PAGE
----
Civil servants seek promotion for adjustment in new set-up

September 16, 2017

Many stakeholders suggested that the parliamentary State Affairs Committee ensure automatic one-rank promotion for civil servants who will be adjusted in provincial and local governments.

Various stakeholders met  SAC members today seeking removal of a provision in  the Civil Servants Adjustment Bill which states that civil  servants can be  sacked if they do  not report for duty within 35 days. An under-secretary at the home ministry told THT  it was wrong of a  democratic government to propose ‘such an autocratic provision’ in the bill.

SAC member Gana Lal Tuladhar said many government employees were concerned about their hierarchy, professional growth and incentives in local and provincial governments.  “Civil servants told us they could become  secretaries, joint secretaries and even chief secretary in the central government. They wanted to know whether there were prospects of rising up the hierarchy in local  and provincial governments,” Tuladhar said, adding that some government officials in the technical field, who did not qualify for adjustment under the bill’s provision, also demanded that they should qualify  for adjustment. The bill states that only employees recruited under the Civil Service Act,  Parliament Secretariat Act, and Nepal Health Services Act will be  adjusted in the three tiers of the government.

A government secretary said it was  not clear what the status of employees serving in semi-government bodies and various  commissions would be.

Tuladhar said the civil servants’ concerns about incentives and chances of professional growth in provincial and local governments were genuine and the panel would take them positively. “Regarding incentives for those who will be adjusted in the provinces and local levels, it is for the governments concerned  to decide. I think we can state some incentives such as ways to ensure career growth and trainings in the bill,” he added. The bill categorises five grounds for adjustment including  civil servants’ choice, seniority, and where a civil servant is currently working and the address mentioned in the citizenship certificate.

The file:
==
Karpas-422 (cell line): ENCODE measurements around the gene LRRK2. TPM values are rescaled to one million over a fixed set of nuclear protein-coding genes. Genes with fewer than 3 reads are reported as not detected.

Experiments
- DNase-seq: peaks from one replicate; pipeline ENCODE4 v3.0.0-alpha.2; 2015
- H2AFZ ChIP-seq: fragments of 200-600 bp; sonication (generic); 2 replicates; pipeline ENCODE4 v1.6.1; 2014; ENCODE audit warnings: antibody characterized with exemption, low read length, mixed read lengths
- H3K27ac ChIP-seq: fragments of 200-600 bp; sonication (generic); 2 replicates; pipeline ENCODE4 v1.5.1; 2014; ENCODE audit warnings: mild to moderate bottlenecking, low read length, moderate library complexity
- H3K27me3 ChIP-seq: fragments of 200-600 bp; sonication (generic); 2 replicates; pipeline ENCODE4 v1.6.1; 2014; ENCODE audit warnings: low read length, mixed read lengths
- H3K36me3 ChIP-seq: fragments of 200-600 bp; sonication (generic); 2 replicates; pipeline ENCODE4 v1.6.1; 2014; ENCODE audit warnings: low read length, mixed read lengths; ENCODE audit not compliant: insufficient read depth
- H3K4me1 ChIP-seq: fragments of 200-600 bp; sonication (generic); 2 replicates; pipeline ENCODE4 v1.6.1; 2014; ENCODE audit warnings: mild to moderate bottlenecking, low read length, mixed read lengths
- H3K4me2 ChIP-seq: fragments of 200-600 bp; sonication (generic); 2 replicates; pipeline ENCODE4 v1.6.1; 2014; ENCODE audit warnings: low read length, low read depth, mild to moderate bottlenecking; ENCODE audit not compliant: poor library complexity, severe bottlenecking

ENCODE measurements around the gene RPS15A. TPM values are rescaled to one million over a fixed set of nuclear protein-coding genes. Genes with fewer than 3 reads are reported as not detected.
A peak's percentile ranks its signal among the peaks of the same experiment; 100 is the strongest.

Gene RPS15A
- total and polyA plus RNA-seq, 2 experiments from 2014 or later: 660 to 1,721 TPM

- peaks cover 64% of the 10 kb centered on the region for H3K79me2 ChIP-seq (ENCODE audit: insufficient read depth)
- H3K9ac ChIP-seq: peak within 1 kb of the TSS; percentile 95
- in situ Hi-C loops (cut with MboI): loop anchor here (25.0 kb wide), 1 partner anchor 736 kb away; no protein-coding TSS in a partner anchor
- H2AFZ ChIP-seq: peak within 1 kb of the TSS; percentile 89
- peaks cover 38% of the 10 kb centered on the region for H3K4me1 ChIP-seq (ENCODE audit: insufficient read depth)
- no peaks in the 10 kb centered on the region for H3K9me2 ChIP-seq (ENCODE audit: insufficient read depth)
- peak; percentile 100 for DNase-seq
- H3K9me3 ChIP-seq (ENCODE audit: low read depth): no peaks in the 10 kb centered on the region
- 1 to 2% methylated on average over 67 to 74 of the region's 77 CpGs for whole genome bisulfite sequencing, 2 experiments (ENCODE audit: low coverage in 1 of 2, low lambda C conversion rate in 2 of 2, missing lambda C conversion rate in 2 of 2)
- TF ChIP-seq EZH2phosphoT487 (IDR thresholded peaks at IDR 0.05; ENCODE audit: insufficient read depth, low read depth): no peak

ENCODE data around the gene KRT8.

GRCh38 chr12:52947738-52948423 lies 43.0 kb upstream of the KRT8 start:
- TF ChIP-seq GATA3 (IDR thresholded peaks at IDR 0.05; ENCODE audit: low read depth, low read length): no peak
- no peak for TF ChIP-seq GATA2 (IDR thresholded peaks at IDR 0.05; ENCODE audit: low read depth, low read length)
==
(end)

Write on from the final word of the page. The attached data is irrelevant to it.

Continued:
Sindhu Pandey, treasurer of Nepal Civil Servants’ Trade Union, said if the address in a civil servant’s citizenship certificate is used as a ground for adjustment, many women will be separated from their families as they will be adjusted in districts where they were born.

Chief of Public Service Commission Umesh Prasad Mainali told THT he had suggested that SAC should state objective grounds for adjustment to prevent favouritism or discrimination. Mainali also told SAC the PSC should be consulted on punitive actions to be taken against a civil servant.

The government secretary said the bill should have provisions whereby senior civil servants, whose experience could be useful, could be adjusted at the local levels. “Senior civil servants will retire from service soon and then the local levels can recruit their own employees,” he added. “If the provisions in the bill are not amended, adjusting civil servants will be impossible,” he said.

He added that members of the Parliament were influenced by employees’ union and had moved some amendments on the bill demanding representation of union officials in a coordination committee to be formed under the chief secretary, but if their amendments were accepted, they could adversely impact the efficacy of the civil service.

There are more than 80,000 civil servants in the country.